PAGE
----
November 19, 2020 11:00 am ETEstimated Read Time: 4 Minutes
The USDA, the same people who denied making the film ‘Hemp For Victory‘, has just approved Indiana’s hemp plan to cultivate and process hemp. The goal is to transition Indiana’s pilot program into the commercial hemp industry.
The old laws require anyone looking to grow hemp to be associated with the University, and they needed a research proposal. New regulations would allow farmers to get an independent license. With hemp being made legal in the 2018 Farm Bill, there are now 29 states operating with approved hemp plans. There are 12 more said to be currently in the works.
Thanks to decades-old cannabis prohibition, hemp has been confused with its notorious cousin marijuana for quite some time. While they are both cannabis, they are both very different. The easiest way to avoid confusion, countless spending of tax dollars, and citizens’ arrests would be to just end prohibition altogether.
We’re working towards that as a nation, and states who still support draconian marijuana prohibition laws will soon find themselves having to rewrite laws they waited till the last minute to take care of. Voters of these states need to remember this when it comes time to head to the polls in their next local election.
Indiana Allows Hemp Cultivation But You Can’t Smoke it For Medicinal Benefits
The state of Indiana has a zero-tolerance policy for medical or recreational cannabis. CBD, on the other hand, is a different story as long as it is a product that contains 0.3% THC or less. In this case, there is no penalty, incarceration, or fine. Should you be found with cannabis rich in THC, though, it’s another story. Any amount of cannabis, no matter how little or much will land you jail time in the state of Indiana. Current laws in the state start out with 180 days in jail and a max fine of $1,000 plus a misdemeanor charge on your record.
This means if they found a roach in your ashtray or even a couple of scraps and a seed, you could be charged accordingly. If you get caught with less than 30 grams and have a past drug offense, you could be facing a misdemeanor charge, a year in jail, and a max fine of $5,000. If you have more than 30 grams and have had a prior drug offense, you face being charged with a felony, six months to two and a half years in jail, and up to a $10,000 fine.
CBD is legal to be sold when it is derived from hemp and contains 3% THC or less just about everywhere in the United States. Indiana has an exception like New York is in the process of working on that prohibits smokable hemp flowers from being sold. According to the 2018 Farm Bill, attorneys argued that the state of Indiana did not have the right to ban the possession of smokable hemp products because federal law guarantees interstate commerce of hemp. In September of 2019, an Indiana judge took the side of support for the Midwest Hemp Council and ruled Indiana’s smokable hemp ban as unconstitutional. Texas, Indiana, and Louisiana all ban smokable hemp.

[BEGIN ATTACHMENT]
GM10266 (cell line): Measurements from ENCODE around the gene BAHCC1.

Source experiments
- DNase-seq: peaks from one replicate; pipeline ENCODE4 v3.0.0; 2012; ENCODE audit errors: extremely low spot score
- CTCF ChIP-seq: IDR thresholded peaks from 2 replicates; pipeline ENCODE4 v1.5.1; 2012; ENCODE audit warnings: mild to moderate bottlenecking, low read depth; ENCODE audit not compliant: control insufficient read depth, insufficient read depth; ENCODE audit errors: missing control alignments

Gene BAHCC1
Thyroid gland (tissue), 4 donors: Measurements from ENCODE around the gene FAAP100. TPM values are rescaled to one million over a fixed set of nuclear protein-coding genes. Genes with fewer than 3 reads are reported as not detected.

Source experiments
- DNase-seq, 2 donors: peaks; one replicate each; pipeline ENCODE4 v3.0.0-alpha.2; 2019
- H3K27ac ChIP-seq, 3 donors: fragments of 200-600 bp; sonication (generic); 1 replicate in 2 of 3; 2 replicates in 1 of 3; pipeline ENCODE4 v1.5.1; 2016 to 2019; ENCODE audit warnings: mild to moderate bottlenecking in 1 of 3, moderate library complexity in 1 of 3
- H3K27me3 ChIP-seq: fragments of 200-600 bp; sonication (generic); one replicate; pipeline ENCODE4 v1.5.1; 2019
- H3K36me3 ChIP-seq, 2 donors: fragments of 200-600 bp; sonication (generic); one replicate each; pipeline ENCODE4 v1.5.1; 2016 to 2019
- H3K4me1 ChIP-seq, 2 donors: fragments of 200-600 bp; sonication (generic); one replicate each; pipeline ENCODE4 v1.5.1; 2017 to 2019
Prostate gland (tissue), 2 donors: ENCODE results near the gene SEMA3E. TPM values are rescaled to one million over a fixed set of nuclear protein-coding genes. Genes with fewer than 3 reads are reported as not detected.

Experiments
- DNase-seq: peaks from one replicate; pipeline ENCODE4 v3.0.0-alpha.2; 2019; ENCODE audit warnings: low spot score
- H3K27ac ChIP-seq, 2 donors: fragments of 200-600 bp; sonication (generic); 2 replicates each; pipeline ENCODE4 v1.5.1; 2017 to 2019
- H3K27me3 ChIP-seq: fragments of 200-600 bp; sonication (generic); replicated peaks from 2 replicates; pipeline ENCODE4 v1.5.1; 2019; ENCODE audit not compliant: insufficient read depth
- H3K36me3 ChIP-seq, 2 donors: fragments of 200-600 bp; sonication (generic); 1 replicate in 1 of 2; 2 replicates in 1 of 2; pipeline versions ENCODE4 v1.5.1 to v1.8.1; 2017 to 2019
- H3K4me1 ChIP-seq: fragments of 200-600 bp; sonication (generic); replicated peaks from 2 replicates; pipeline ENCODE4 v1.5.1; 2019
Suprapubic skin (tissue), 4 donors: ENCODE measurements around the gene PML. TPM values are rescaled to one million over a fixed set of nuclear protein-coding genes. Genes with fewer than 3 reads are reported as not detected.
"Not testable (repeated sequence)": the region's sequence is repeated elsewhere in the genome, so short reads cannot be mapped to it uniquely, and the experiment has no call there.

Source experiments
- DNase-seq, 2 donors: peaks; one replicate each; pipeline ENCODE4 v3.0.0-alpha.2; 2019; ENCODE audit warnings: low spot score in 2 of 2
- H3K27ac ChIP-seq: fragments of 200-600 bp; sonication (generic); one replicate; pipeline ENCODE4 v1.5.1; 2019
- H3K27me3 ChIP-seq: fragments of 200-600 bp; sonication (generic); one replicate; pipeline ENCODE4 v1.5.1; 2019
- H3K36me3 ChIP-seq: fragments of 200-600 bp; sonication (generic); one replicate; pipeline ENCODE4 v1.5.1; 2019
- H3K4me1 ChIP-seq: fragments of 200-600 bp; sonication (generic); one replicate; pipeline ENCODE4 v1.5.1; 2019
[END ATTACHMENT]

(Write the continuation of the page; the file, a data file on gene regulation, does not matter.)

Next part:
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Changes Under Act 516 Still Don’t Provide Clarity Amid Confusion
In 2019, the state of Indiana passed Senate Enrolled Act 516. Under Act 516, Indiana refreshed their definition of hemp, making it current with the 2018 Farm Bill. However, Act 516 criminalizes the possession of any smokable hemp which goes against the 2018 Farm Bill and creates an area of great misunderstanding.
US District Judge Sarah Evan Barker understood law enforcement’s confusion between medical/retail cannabis and hemp but still does not believe that gives them the right to pass laws making it a controlled substance. She was quoted saying,
“The fact that local law enforcement may need to adjust tactics and training in response to changes in federal law is not a sufficient basis for enacting unconstitutional legislation.”
An example of how this could lead to confusion is outlined by Barker where she wrote, “a driver traveling along I-74 from Ohio to Illinois who passes through Indiana with smokable hemp in the vehicle, including hemp bud or hemp flower, would be in possession of smokable hemp and then subject to arrest and criminal penalties.”
The language attached to Act 516 is confusing at best. The seventh circuit in Indiana tried to clarify that. They said the possession and ban of smokable hemp bud or flower do not apply to those with hemp that pass through Indiana. However, you are likely just as confused as the rest of us.
Ashley Priest is a patient, mother, entrepreneur, and activist that fights to end prohibition globally for a better future for all. Ashley has a passion for sharing education pertaining to the goddess plant known as cannabis. She believes that a single seed can tip the scales and that together through education we can end the stigma that is preventing cannabis from flowering to its full potential globally.
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